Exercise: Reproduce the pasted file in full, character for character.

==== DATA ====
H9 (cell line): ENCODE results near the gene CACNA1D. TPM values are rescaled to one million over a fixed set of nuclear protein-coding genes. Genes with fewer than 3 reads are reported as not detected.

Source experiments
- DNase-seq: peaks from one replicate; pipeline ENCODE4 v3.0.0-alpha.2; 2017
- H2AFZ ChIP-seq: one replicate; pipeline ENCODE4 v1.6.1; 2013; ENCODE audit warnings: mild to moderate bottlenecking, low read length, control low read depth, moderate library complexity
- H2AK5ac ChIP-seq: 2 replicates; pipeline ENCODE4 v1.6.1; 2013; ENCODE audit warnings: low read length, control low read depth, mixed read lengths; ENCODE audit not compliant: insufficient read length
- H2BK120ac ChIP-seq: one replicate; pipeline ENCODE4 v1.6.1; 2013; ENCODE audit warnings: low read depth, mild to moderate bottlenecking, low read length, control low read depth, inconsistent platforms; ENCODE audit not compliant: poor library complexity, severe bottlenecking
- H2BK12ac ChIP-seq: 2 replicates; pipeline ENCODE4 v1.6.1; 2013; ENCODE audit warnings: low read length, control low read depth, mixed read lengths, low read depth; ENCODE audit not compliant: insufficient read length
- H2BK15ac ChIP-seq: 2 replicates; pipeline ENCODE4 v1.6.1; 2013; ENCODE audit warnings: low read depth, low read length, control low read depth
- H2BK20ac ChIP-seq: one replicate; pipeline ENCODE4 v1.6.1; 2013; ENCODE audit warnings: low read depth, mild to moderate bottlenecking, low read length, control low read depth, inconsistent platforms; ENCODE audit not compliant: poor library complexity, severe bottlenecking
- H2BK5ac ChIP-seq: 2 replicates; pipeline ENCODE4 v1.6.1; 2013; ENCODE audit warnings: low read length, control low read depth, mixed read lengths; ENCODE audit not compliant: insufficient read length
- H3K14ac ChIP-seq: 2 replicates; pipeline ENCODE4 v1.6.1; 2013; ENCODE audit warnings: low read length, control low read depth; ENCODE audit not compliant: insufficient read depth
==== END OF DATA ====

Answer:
H9 (cell line): ENCODE results near the gene CACNA1D. TPM values are rescaled to one million over a fixed set of nuclear protein-coding genes. Genes with fewer than 3 reads are reported as not detected.

Source experiments
- DNase-seq: peaks from one replicate; pipeline ENCODE4 v3.0.0-alpha.2; 2017
- H2AFZ ChIP-seq: one replicate; pipeline ENCODE4 v1.6.1; 2013; ENCODE audit warnings: mild to moderate bottlenecking, low read length, control low read depth, moderate library complexity
- H2AK5ac ChIP-seq: 2 replicates; pipeline ENCODE4 v1.6.1; 2013; ENCODE audit warnings: low read length, control low read depth, mixed read lengths; ENCODE audit not compliant: insufficient read length
- H2BK120ac ChIP-seq: one replicate; pipeline ENCODE4 v1.6.1; 2013; ENCODE audit warnings: low read depth, mild to moderate bottlenecking, low read length, control low read depth, inconsistent platforms; ENCODE audit not compliant: poor library complexity, severe bottlenecking
- H2BK12ac ChIP-seq: 2 replicates; pipeline ENCODE4 v1.6.1; 2013; ENCODE audit warnings: low read length, control low read depth, mixed read lengths, low read depth; ENCODE audit not compliant: insufficient read length
- H2BK15ac ChIP-seq: 2 replicates; pipeline ENCODE4 v1.6.1; 2013; ENCODE audit warnings: low read depth, low read length, control low read depth
- H2BK20ac ChIP-seq: one replicate; pipeline ENCODE4 v1.6.1; 2013; ENCODE audit warnings: low read depth, mild to moderate bottlenecking, low read length, control low read depth, inconsistent platforms; ENCODE audit not compliant: poor library complexity, severe bottlenecking
- H2BK5ac ChIP-seq: 2 replicates; pipeline ENCODE4 v1.6.1; 2013; ENCODE audit warnings: low read length, control low read depth, mixed read lengths; ENCODE audit not compliant: insufficient read length
- H3K14ac ChIP-seq: 2 replicates; pipeline ENCODE4 v1.6.1; 2013; ENCODE audit warnings: low read length, control low read depth; ENCODE audit not compliant: insufficient read depth